Tackling “Boredom”: Exploring the Deeper Meanings Behind a Child Saying That Play Therapy Is Boring

Dec 21, 2023

In this episode, I respond to a question from Yanna in Massachusetts about how to handle a child who says play therapy is boring. Yana also expressed feeling hurt when the client seemed excited that their next session was canceled after seven months of therapy for deep anxiety. I emphasize the importance of understanding that children’s words might not always reflect their true feelings or needs. Instead of taking it personally, we should focus on understanding the root cause behind their statements. Children might express boredom as a form of avoidance or resistance when facing challenging themes in therapy. I highlight the need to respond with reflective and empathetic communication, acknowledging the child’s feelings without judgment. Additionally, I mention that a child’s statement about therapy being boring could also indicate readiness for termination if they have achieved their therapy goals.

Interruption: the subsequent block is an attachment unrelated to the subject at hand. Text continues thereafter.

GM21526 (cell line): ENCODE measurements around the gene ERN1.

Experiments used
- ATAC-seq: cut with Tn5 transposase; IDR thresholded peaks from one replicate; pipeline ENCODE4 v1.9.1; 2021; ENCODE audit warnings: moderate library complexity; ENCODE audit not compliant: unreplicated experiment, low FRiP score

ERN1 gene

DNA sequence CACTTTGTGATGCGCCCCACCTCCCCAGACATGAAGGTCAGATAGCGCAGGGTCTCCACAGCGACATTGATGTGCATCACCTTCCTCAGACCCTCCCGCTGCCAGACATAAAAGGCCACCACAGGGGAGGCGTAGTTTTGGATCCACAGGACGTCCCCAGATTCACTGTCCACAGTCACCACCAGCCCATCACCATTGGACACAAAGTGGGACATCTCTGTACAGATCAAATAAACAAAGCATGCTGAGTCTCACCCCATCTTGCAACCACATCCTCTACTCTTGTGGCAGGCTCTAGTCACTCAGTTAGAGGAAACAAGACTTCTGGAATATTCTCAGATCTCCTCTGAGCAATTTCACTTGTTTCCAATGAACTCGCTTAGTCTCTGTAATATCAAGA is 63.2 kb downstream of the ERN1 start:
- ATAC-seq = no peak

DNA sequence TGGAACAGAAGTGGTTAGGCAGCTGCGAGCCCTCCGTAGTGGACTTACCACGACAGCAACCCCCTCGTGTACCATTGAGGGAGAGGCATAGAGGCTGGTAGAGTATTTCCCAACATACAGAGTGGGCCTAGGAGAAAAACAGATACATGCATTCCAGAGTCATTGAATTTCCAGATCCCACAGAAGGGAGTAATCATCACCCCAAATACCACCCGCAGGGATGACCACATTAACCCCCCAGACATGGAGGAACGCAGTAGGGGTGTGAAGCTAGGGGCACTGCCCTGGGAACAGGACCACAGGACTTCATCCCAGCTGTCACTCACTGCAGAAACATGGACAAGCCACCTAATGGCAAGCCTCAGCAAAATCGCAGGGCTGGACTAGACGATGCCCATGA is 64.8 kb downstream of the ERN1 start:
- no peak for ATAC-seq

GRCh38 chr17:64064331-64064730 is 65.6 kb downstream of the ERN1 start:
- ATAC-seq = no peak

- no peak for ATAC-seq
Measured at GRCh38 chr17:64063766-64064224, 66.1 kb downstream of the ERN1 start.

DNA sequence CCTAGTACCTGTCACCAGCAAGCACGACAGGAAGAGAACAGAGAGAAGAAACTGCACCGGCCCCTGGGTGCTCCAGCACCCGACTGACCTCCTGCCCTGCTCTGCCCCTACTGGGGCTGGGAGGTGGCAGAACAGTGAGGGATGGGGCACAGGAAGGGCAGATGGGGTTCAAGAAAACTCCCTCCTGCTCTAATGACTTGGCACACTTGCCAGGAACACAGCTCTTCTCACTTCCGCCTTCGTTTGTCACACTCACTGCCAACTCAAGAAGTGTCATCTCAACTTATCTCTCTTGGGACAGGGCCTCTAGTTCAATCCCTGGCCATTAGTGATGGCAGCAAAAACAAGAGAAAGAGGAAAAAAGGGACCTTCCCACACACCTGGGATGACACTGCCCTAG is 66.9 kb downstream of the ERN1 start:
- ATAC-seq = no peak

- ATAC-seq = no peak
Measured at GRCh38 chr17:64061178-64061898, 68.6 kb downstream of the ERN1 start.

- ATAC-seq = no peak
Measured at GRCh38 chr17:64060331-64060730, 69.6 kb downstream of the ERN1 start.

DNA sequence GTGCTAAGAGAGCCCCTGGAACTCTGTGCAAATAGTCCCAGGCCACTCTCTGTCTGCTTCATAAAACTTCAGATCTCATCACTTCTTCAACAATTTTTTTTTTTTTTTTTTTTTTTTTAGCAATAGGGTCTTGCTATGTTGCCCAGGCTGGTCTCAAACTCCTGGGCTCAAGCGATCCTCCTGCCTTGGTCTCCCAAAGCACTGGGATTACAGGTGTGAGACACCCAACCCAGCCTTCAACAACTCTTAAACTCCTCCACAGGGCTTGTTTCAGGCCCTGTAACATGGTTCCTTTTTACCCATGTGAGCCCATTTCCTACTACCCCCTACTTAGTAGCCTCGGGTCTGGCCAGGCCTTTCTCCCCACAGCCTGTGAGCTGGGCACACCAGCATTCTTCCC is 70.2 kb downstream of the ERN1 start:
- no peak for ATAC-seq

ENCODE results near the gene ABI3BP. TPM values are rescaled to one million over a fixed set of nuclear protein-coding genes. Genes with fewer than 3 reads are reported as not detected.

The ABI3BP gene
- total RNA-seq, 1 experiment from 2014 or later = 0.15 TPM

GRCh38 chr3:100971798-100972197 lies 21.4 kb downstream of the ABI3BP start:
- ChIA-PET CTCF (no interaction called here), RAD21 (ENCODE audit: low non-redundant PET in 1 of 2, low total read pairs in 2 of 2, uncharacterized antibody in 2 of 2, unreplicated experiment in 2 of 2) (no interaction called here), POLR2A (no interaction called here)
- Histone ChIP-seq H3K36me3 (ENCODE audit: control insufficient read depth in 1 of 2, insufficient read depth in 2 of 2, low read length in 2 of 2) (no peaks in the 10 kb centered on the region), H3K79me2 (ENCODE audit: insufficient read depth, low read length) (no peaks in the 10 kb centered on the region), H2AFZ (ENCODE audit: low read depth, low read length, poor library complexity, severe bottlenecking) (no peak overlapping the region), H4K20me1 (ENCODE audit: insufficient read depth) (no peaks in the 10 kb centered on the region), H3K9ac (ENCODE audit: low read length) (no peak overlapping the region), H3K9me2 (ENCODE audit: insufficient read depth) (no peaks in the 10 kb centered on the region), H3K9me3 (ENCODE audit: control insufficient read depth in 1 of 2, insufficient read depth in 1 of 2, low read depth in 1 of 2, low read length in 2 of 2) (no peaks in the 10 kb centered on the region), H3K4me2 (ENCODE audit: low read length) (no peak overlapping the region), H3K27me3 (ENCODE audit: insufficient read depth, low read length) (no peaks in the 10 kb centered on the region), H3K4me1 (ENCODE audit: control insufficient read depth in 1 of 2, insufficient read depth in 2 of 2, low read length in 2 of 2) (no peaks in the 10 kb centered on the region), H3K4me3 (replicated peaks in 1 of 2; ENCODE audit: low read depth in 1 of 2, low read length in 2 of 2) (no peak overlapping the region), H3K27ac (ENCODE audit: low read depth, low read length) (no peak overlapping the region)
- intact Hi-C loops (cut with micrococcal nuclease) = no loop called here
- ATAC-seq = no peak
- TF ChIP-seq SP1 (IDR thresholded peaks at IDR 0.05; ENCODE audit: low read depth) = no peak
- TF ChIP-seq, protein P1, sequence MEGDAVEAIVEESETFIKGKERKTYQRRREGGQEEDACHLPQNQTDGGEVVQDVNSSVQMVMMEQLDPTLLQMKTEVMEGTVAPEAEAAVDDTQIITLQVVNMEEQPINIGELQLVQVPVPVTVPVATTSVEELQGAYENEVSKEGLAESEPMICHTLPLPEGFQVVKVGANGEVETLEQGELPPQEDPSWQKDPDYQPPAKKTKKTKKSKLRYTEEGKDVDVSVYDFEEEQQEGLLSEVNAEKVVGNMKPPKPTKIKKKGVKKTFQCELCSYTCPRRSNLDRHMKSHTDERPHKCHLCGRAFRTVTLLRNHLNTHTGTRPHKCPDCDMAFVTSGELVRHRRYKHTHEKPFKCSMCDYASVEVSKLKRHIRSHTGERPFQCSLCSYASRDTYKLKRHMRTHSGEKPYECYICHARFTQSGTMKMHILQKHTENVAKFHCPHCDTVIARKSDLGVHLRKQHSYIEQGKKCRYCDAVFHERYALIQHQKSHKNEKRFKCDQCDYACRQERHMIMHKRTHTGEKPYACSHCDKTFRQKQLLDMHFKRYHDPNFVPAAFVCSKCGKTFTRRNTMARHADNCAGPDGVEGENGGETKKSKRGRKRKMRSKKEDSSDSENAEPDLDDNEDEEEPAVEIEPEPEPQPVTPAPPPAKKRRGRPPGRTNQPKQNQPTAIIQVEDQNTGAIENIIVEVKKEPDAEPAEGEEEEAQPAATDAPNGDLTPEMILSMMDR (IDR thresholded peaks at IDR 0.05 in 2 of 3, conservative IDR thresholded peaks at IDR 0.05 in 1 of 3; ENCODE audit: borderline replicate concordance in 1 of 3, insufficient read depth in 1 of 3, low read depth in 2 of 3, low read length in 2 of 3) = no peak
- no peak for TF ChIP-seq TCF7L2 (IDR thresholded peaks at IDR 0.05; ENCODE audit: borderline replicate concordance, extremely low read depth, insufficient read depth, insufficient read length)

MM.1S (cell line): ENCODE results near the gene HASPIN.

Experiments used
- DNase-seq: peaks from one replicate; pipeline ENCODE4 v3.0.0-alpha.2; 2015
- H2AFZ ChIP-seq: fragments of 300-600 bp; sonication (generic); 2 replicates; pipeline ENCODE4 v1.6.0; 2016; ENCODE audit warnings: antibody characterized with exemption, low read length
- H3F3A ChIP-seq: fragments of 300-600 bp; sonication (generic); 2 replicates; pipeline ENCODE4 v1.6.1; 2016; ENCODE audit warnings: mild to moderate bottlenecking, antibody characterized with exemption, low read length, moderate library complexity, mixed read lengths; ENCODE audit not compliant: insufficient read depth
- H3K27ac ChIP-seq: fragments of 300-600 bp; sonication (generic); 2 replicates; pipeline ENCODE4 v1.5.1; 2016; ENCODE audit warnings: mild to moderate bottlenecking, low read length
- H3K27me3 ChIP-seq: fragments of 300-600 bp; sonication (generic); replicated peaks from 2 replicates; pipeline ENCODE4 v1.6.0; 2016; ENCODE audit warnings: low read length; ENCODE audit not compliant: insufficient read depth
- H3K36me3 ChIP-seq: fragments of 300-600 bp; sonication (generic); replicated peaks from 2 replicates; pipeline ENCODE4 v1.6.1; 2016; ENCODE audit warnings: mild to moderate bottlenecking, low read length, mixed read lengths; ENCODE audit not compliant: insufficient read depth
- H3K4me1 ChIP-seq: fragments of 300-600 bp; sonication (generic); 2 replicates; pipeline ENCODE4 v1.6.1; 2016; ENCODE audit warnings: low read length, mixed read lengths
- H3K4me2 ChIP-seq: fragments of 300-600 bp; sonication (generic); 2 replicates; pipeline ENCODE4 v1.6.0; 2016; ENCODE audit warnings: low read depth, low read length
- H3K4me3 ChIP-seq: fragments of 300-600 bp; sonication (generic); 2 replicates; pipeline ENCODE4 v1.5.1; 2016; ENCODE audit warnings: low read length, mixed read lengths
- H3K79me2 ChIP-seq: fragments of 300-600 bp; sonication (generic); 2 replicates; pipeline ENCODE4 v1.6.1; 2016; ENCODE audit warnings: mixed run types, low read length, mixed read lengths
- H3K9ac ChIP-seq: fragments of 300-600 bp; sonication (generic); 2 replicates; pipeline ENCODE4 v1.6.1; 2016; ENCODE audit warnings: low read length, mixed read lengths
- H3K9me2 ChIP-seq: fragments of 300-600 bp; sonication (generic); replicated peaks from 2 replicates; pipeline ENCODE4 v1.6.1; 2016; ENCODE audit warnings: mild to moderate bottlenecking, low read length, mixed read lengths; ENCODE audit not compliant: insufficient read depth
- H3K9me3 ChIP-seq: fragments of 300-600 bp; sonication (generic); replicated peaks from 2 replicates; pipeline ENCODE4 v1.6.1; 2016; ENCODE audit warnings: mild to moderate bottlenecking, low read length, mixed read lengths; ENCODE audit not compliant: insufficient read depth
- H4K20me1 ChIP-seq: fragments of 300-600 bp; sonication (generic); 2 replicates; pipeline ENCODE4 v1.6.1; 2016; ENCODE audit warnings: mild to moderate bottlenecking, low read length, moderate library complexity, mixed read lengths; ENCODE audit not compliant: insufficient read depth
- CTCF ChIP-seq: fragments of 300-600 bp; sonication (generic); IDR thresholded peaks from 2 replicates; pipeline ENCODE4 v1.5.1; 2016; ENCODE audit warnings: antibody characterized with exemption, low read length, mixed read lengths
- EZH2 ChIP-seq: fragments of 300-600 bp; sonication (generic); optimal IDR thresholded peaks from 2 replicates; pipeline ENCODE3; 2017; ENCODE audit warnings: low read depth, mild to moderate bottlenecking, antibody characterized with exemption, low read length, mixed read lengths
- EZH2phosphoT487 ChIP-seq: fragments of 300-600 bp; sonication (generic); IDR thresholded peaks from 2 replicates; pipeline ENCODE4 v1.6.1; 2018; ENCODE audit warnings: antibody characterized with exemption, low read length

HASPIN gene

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References:

  • Cochran, N., Nordling, W., & Cochran, J. (2010). Child-Centered Play Therapy (1st ed.). Wiley.
  • VanFleet, R., Sywulak, A. E., & Sniscak, C. C. (2010). Child-centered play therapy. Guilford Press.
  • Landreth, G. L. (2002). Play therapy: The art of the relationship (2nd ed.). Brunner-Routledge.
  • Bratton, S. C., Landreth, G. L., Kellam, T., & Blackard, S. R. (2006). Child parent relationship therapy (CPRT) treatment manual: A 10-session filial therapy model for training parents. Routledge/Taylor & Francis Group.
  • Benedict, Helen. Themes in Play Therapy. Used with permission to Heartland Play Therapy Institute.
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